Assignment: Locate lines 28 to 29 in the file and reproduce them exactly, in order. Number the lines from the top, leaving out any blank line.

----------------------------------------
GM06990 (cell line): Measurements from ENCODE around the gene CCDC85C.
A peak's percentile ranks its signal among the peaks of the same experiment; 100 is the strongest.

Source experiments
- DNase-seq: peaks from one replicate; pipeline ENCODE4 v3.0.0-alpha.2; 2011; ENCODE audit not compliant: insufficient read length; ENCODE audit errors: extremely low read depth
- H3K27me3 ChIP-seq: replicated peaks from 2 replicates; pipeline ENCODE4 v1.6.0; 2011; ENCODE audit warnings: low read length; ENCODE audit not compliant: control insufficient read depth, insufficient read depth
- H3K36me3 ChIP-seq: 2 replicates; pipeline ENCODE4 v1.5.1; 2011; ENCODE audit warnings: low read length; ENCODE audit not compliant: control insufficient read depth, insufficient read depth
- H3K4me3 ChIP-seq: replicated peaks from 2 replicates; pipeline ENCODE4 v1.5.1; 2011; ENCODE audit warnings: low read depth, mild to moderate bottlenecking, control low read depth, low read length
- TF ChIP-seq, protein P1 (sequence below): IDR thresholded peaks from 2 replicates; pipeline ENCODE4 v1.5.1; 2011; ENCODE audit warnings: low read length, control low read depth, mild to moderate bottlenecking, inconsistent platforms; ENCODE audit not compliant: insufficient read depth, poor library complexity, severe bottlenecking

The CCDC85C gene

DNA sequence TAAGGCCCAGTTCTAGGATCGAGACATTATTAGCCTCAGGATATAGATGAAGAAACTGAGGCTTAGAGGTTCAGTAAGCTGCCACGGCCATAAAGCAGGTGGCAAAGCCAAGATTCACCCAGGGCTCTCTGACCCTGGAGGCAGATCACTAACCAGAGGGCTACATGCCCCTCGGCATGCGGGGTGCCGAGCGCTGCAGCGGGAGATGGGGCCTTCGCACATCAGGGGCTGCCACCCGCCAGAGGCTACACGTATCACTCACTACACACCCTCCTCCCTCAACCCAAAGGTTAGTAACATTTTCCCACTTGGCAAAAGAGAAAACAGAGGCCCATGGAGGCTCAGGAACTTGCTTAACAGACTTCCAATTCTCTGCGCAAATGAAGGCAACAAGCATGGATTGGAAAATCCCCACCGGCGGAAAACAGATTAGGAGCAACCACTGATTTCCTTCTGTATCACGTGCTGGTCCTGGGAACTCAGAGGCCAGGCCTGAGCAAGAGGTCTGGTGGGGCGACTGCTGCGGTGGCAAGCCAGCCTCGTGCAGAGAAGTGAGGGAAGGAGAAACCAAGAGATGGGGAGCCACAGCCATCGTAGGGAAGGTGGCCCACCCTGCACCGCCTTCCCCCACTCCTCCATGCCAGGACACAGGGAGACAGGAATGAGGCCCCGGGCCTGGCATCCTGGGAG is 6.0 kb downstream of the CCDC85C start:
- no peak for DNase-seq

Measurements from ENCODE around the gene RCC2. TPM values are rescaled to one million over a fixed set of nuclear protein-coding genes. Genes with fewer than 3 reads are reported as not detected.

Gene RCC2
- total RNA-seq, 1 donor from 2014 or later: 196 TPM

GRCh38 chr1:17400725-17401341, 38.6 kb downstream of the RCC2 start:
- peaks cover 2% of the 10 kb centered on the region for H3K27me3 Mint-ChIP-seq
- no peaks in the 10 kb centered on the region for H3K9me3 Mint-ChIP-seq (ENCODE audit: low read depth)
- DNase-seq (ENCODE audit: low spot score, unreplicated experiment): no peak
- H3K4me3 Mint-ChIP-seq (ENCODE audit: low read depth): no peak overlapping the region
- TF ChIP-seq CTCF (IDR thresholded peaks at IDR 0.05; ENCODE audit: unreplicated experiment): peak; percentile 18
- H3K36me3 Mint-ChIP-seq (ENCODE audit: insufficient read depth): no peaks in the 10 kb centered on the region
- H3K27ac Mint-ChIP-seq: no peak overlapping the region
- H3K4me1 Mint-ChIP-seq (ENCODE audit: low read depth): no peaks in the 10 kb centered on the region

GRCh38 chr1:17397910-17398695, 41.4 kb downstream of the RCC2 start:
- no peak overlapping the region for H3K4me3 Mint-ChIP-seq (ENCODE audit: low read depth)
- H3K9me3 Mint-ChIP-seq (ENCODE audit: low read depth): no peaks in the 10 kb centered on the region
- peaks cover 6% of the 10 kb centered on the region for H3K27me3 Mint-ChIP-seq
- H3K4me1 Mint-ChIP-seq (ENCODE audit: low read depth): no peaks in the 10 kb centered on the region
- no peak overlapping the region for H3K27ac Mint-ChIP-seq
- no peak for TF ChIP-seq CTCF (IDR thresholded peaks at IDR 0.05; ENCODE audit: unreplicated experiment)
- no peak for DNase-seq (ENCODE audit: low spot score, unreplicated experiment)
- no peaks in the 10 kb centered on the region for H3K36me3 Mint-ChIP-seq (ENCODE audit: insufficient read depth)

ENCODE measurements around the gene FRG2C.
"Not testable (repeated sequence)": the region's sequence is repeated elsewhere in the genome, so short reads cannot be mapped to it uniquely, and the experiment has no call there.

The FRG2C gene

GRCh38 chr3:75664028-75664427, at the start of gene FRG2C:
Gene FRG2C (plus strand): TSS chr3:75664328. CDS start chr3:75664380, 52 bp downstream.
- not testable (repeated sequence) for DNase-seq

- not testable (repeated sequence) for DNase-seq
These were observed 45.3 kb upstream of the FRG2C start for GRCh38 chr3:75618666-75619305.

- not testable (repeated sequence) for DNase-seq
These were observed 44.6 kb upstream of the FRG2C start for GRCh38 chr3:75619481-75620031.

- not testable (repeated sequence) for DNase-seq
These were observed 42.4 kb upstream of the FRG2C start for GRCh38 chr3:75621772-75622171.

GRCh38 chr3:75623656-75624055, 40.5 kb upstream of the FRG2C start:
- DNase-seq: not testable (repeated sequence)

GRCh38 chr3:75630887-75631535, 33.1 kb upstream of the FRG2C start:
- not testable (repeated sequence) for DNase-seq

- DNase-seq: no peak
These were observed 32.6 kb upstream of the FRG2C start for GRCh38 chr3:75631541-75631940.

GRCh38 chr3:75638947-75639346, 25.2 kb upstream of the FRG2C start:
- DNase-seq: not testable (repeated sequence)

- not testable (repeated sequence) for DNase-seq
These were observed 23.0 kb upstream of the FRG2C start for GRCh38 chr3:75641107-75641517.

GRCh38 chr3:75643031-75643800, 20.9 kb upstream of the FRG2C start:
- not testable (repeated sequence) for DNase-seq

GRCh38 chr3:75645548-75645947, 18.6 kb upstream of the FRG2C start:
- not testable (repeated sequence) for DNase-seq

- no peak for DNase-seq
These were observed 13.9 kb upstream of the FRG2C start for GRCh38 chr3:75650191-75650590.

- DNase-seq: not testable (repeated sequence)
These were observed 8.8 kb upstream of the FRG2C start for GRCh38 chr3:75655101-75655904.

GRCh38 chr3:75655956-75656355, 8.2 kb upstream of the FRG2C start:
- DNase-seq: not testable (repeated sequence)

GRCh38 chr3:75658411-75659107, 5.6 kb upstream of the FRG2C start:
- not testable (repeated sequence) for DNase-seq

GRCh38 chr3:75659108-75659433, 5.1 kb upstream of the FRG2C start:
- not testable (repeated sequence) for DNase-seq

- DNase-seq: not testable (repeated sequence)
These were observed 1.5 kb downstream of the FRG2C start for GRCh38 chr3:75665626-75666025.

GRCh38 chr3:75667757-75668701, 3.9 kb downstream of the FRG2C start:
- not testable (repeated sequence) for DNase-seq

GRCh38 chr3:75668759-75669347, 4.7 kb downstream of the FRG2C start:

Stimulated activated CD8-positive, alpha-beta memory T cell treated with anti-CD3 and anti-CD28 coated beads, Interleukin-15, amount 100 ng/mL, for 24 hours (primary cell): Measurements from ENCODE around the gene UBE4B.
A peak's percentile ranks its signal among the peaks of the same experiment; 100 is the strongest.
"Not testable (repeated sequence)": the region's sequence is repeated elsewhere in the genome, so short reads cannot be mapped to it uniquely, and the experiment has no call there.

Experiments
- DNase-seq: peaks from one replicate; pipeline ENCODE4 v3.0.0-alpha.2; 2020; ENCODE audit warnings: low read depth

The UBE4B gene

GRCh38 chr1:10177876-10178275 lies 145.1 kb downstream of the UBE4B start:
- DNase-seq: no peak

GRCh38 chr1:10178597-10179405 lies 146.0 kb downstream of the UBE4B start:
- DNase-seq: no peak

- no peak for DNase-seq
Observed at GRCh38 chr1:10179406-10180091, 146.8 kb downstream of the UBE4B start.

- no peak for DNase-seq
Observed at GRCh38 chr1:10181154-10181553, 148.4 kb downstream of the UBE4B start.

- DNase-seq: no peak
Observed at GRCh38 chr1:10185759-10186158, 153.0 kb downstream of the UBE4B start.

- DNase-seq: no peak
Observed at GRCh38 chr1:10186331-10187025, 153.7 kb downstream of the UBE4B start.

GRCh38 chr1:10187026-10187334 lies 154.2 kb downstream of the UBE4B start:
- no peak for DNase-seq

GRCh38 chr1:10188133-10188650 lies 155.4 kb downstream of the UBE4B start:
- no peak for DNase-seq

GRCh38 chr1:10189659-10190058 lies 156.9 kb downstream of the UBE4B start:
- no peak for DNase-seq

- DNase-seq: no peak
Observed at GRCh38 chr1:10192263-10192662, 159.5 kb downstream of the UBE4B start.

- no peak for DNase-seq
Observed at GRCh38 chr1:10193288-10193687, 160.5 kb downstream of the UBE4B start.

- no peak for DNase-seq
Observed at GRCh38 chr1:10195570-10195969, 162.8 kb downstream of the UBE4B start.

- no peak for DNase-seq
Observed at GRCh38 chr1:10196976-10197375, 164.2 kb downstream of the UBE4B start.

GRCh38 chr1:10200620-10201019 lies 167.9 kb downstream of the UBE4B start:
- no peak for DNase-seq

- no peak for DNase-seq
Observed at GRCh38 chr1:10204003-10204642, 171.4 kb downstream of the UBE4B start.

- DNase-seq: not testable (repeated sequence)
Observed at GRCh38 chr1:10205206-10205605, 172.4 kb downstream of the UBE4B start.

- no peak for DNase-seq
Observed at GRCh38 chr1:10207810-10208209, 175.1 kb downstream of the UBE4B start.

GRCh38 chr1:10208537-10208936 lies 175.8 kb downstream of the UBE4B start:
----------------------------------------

- H3K4me1 Mint-ChIP-seq (ENCODE audit: low read depth): no peaks in the 10 kb centered on the region
- no peak overlapping the region for H3K27ac Mint-ChIP-seq